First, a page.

In 1949, the photographer captured an image of jazz singer Billy Eckstine surrounded by adoring white women, with one folded, smiling, into his chest. Despite the innocent nature of the photograph, the then-provocative image caused backlash upon its publication for its depiction of a Black man with white women and has been cited as a factor in the fall of Eckstine’s career. Still, Holmes stated it remained one of her favorites because it “told just what the world should be like.”
Lisa Larsen, who began her career with LIFE as a freelancer in 1944, fled to the United States from Nazi Germany in 1938. After arriving, she worked for several high profile publications, such as Glamour, Vogue, Parade and the New York Times. In the 1950s, Larsen’s work took on an international bent as she photographed prominent foreign figures, such as the Soviet Union’s Nikita Khrushchev, who admired her work.
During the Cold War, LIFE dispatched Larsen to Russia to photograph the 1956 Kremlin visit of Yugoslavia President Josip Broz Tito. The published photographs from this assignment, titled “Tito as Soviet Hero, How Times Have Changed!,” on display at the New-York Historical Society depict the sizable crowds gathered, while her unused work from the series, also on display, reflects personal portraits that demonstrate, according to the museum, the “intense Soviet effort to put on a good show.”
Born in Russia, photographer Nina Leen moved to the United States in 1939 after a childhood spent living in Italy, Switzerland and Germany. LIFE first began publishing her work in 1940, and by 1945, Leen joined as one of the only female staff members. Over the course of her three-decade-long career at LIFE, the magazine published thousands of her images, with over 40 images making it to the cover of the weekly.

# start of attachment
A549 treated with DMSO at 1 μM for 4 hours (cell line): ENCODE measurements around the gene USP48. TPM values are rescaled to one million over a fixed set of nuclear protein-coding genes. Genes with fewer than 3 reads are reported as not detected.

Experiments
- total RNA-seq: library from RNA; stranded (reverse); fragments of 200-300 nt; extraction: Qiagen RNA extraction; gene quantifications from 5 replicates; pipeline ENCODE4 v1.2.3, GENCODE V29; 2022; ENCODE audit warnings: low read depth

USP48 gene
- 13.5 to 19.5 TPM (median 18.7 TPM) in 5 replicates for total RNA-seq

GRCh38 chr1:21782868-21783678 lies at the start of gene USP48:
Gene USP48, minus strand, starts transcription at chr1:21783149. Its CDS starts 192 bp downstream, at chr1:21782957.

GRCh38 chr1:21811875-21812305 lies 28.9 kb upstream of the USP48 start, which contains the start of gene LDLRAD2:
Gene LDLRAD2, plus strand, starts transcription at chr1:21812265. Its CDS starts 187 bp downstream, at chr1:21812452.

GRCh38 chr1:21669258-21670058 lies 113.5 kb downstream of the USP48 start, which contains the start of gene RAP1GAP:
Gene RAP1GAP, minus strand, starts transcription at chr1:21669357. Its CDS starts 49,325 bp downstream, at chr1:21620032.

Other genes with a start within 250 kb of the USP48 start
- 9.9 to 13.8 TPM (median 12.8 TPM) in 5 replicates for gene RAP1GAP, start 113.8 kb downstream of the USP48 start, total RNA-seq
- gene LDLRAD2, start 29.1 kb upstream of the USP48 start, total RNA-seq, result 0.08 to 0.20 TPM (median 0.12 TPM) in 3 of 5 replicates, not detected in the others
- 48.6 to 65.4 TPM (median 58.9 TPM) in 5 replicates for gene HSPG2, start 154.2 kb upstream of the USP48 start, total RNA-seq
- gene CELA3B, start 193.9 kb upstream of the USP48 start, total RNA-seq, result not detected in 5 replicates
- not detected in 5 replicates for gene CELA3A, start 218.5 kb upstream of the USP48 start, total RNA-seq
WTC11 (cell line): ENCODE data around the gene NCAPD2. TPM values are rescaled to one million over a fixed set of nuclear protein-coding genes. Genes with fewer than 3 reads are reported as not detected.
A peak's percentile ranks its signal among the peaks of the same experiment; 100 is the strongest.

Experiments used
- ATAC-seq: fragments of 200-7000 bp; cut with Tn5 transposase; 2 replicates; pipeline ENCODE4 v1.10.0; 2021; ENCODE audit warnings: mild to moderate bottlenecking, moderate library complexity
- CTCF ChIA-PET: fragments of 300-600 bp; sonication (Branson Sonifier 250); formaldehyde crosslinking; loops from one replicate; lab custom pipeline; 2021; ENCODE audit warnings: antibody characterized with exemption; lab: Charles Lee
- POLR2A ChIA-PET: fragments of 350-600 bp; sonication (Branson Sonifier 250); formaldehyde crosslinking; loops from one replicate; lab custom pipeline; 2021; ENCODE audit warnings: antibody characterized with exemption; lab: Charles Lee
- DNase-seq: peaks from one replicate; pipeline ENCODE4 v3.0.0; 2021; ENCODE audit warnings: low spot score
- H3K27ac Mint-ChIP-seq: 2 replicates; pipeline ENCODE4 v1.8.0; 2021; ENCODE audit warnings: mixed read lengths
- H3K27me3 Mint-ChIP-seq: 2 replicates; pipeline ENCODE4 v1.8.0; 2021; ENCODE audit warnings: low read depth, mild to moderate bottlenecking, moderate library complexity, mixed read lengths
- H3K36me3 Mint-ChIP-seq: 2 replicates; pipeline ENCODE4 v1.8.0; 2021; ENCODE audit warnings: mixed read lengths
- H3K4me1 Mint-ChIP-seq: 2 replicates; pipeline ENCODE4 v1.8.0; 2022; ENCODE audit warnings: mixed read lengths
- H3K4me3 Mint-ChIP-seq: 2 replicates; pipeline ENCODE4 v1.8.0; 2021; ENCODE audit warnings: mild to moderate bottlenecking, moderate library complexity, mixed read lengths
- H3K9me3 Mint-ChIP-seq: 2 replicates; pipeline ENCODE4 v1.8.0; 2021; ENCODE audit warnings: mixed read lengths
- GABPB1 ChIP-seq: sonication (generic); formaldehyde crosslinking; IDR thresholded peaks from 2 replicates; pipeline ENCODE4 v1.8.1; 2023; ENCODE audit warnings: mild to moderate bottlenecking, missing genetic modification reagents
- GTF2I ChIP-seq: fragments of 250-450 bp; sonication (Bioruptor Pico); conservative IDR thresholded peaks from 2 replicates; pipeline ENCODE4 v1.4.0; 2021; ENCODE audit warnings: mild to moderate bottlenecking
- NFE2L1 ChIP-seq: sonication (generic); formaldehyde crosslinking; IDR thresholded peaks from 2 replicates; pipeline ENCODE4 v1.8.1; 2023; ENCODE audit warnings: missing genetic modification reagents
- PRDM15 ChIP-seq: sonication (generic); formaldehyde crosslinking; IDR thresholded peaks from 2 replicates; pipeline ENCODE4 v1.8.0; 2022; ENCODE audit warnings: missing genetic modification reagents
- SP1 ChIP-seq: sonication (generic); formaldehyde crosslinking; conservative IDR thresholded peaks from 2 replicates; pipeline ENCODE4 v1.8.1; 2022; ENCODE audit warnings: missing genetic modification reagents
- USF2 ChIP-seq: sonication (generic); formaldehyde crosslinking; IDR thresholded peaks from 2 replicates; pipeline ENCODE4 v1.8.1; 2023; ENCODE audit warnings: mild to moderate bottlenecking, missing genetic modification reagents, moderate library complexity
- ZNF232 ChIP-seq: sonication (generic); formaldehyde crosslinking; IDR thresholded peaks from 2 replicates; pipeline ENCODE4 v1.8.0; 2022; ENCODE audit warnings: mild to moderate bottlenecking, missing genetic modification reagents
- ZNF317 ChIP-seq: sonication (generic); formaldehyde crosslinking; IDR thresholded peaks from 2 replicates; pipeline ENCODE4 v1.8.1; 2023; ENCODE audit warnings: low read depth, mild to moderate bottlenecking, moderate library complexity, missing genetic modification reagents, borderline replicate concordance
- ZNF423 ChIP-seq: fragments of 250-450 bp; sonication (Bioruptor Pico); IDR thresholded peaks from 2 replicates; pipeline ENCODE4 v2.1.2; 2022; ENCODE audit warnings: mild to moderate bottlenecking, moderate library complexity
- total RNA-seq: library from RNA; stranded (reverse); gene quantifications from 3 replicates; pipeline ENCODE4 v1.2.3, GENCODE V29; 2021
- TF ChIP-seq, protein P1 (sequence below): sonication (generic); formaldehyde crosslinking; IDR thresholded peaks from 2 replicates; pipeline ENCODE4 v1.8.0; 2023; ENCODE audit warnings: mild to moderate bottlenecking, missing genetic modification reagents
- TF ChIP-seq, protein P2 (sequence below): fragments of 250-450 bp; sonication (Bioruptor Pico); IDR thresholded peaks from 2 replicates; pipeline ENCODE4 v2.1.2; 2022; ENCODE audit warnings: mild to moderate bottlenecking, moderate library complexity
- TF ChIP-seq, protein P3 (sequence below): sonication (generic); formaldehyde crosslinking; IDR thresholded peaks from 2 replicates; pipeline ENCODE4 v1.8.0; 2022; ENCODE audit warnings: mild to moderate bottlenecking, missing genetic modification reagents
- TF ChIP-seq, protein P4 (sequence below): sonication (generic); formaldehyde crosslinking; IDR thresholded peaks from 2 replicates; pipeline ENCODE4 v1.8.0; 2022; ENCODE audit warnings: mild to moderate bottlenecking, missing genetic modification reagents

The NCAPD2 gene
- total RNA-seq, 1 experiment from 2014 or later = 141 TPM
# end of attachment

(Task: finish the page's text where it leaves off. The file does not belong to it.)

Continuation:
In 1947, Leen produced a series of photographs on the “American Woman’s Dilemma,” which documented the life of women in the postwar era, with a strong focus on the balance between motherhood and the workforce. The essay accompanying the photos poses the “dilemma” as: “She wants a husband and she wants children. Should she go on working? Full time? Part time? Will housework bore her? What will she do when her children are grown?”
In one of the images on display in the exhibition, a “housewife” stands in the back of the frame, ironing a piece of fabric, as she’s surrounded by dozens of beds and hundreds of household items, all laid out in front of her in organized rows to represent a “week’s work.” Another image, which was not used in the spread, shows a single working woman eating a snack at a milk bar.
After growing up in Germany by the name Johanna and then traveling around Europe under the male pseudonym Hansel, Mieth came to the United States in 1930. The photographer joined the staff of LIFE in 1937, where she stayed for seven years before moving to a sheep ranch in California.
The photographs chosen to represent Mieth’s work in the exhibition come from a 1938 story that she created on the International Ladies’ Garment Workers Union while the group was at a summer retreat in the Poconos. The photographs paint a playful portrait of the union laborers, who are shown riding horses and kicking their legs in unison under a photo-mural of union leaders as they rehearse in the group’s Labor Stage theater.
Top Image: Detail of Nina Leen's photograph from “American Woman’s Dilemma,” LIFE, June 16, 1947 (similar frame published). © LIFE Picture Collection, Meredith Corporation. Courtesy: New-York Historical Society.